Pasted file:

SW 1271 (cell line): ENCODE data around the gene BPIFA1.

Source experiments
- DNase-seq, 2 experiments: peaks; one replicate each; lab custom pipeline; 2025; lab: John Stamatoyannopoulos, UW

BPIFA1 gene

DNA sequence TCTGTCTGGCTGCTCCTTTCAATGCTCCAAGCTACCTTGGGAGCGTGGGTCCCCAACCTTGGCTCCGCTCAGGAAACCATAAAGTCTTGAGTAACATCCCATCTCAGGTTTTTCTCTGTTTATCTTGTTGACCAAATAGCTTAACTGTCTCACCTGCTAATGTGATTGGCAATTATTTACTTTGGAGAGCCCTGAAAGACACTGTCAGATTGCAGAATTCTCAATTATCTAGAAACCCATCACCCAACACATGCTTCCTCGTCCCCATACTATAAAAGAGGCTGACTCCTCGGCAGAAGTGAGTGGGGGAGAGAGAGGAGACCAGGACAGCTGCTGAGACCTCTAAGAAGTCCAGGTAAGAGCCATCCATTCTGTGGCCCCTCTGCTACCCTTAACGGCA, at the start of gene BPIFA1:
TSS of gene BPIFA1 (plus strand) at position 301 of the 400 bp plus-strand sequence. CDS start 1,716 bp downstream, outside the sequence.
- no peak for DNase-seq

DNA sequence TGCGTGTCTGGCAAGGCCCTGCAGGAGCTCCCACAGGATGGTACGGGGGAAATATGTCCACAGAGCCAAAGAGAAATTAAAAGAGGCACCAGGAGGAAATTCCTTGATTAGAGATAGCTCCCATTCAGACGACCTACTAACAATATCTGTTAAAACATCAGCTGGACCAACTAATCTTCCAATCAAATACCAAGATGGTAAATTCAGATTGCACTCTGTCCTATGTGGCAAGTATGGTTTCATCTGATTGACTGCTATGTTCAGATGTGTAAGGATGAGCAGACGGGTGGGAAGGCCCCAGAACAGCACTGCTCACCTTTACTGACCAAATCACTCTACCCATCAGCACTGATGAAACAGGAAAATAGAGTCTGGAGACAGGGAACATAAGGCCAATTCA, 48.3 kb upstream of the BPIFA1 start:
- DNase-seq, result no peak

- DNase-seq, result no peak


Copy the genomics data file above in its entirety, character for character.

SW 1271 (cell line): ENCODE data around the gene BPIFA1.

Source experiments
- DNase-seq, 2 experiments: peaks; one replicate each; lab custom pipeline; 2025; lab: John Stamatoyannopoulos, UW

BPIFA1 gene

DNA sequence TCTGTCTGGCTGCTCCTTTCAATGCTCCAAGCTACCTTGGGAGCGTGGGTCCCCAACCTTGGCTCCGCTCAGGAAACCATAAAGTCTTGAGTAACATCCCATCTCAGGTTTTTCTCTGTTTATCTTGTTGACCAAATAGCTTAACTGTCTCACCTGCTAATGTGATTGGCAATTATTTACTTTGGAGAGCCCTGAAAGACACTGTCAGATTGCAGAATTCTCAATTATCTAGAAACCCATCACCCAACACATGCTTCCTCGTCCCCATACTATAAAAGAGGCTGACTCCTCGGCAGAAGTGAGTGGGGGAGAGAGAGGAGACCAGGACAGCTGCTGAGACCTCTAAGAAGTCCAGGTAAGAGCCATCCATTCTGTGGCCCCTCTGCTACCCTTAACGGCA, at the start of gene BPIFA1:
TSS of gene BPIFA1 (plus strand) at position 301 of the 400 bp plus-strand sequence. CDS start 1,716 bp downstream, outside the sequence.
- no peak for DNase-seq

DNA sequence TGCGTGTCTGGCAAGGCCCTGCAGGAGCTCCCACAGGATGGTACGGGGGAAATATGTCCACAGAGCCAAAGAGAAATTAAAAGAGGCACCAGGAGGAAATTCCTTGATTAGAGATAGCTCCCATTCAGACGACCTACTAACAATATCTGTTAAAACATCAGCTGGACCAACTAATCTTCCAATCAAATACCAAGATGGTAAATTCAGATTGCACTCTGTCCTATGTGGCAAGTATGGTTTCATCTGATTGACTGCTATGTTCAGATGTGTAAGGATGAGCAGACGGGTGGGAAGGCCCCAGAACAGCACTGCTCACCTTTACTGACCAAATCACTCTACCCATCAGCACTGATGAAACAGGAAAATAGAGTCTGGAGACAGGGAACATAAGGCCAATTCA, 48.3 kb upstream of the BPIFA1 start:
- DNase-seq, result no peak

- DNase-seq, result no peak